Sunday, June 1, 2014

Homily for 7th Sunday of Easter

Homily for the
7th Sunday of Easter
June 1, 2014
1 Pet 4: 13-16
Iona College, New Rochelle

“If you are insulted for the name of Christ, blessed are you, for the Spirit of glory and of God rests upon you” (1 Pet 4: 14).

The introduction to the First Letter of St. Peter in the New American Bible, which is the official Bible of American Catholics, published by our bishops—the one we use in our Lectionary—describes the letter as one encouraging Christians “to remain faithful to their standards of belief and conduct in spite of threats of persecution.”  Depending on where and when one lived in the Roman Empire, there might have been outright persecution with the forfeiture of personal goods, imprisonment, torture, and possibly death.  Or, as the introduction says, “The problem addressed would not be official persecution but the difficulty of living the Christian life in a hostile, secular environment that espoused different values and subjected the Christian minority to ridicule and oppression.”  (Does that sound familiar?)

The Martyrdom of Sts. Perpetua, Felicity, and Companions
at Carthage, 203 A.D., from the Menologion of Basil II
Such harassment, such insults, such persecution, Peter says, are a “share in the sufferings of Christ” and are linked to our share in “his glory” when that glory will be fully revealed, when he “comes again to judge the living and the dead” (Creed).  Hence, suffering for and with Christ is a cause for rejoicing. (1 Pet 4:13)  It’s a sign of heavenly blessing (4:14).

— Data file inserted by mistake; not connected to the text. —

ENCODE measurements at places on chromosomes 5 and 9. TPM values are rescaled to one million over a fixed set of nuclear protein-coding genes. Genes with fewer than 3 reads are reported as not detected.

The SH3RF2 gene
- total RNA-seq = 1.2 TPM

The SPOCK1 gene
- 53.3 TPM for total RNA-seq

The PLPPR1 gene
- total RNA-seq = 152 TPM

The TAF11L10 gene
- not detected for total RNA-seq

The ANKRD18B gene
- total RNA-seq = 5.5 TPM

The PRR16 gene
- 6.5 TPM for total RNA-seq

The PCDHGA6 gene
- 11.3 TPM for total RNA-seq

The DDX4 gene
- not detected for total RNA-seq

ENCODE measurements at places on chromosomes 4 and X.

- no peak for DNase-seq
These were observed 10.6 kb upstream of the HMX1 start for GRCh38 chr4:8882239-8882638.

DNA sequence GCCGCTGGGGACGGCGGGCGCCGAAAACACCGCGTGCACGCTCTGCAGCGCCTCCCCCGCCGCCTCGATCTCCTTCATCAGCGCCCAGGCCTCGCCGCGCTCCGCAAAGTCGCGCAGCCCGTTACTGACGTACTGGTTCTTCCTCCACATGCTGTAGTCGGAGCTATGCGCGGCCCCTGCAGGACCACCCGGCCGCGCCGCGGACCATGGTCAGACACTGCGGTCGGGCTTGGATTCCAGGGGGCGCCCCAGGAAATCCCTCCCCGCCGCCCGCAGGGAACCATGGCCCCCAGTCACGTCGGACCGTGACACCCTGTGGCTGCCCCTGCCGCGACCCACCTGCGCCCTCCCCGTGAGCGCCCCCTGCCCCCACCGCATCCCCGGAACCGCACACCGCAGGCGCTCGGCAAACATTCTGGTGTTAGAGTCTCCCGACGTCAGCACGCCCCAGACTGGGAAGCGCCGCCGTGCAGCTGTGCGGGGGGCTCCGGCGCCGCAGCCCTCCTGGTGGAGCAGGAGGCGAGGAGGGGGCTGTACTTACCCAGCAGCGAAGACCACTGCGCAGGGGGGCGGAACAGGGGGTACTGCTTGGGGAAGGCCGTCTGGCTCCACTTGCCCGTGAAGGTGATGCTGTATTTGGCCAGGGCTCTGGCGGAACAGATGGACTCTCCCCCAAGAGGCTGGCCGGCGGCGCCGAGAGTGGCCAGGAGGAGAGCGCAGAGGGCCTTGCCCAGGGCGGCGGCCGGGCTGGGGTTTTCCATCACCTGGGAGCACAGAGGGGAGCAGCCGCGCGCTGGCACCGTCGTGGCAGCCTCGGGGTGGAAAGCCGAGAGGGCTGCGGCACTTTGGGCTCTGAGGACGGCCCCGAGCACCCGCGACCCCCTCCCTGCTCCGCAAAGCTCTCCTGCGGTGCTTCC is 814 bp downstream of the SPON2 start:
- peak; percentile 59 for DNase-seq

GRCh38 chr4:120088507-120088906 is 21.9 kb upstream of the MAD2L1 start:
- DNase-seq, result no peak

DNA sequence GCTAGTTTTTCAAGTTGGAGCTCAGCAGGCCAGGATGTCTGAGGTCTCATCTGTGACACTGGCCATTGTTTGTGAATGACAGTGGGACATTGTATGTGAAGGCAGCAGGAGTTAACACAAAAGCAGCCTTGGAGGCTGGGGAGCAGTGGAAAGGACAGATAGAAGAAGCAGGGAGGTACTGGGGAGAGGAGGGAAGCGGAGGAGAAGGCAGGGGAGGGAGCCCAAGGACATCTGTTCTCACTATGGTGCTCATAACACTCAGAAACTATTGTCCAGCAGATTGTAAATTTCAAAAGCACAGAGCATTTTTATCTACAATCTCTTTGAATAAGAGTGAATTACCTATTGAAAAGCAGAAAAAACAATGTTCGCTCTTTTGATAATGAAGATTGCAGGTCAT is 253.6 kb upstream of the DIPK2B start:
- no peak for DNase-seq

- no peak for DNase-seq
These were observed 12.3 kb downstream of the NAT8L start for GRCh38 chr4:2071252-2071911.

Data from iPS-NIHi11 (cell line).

Those words of Peter are similar to Jesus’ words in the Sermon on the Mount:  “Blessed are you when they insult you and persecute you and utter every kind of evil against you because of me.  Rejoice and be glad, for your reward will be great in heaven” (Matt 5:11-12).  But “woe to you when all speak well of you, for their ancestors treated the false prophets in this way” (Luke 6:26).

One should be ashamed of evil behavior—Peter gives some examples (4:15)—but not of belonging to Christ.  “Glorify God because of the name” of Jesus Christ, he exhorts us (4:16).

Persecution is a real part of Christian life in vast parts of the word today, from the Central African Republic (where there was a massacre at Our Lady of Fatima Church last week) and Nigeria (you know about the Christian schoolgirls who’ve been kidnapped) through Sudan (where a Christian mother has been condemned to death for “converting” to Christianity even tho she was raised as a Christian from infancy, because her father was Muslim) and Egypt (where churches have been burned and Christians killed) across the Middle East to Pakistan and in parts of the Far East.  People are assaulted, kidnapped, driven into exile, and murdered for their faith.

Refugees in one of the Salesian compounds in Bangui, Central African Republic (ANS)
It’s not just a foreign issue.  At the National Catholic Prayer Breakfast in Washington on May 13, Professor Robert George of Princeton University—one of the leading Catholic intellectuals of our age—advised listeners, “The days of acceptable Christianity are over.  The days of comfortable Catholicism are past.”[1]  He went on to say that our contemporary culture is losing its tolerance for Catholics (and other Christians) who hold fast to the teachings of the Gospel.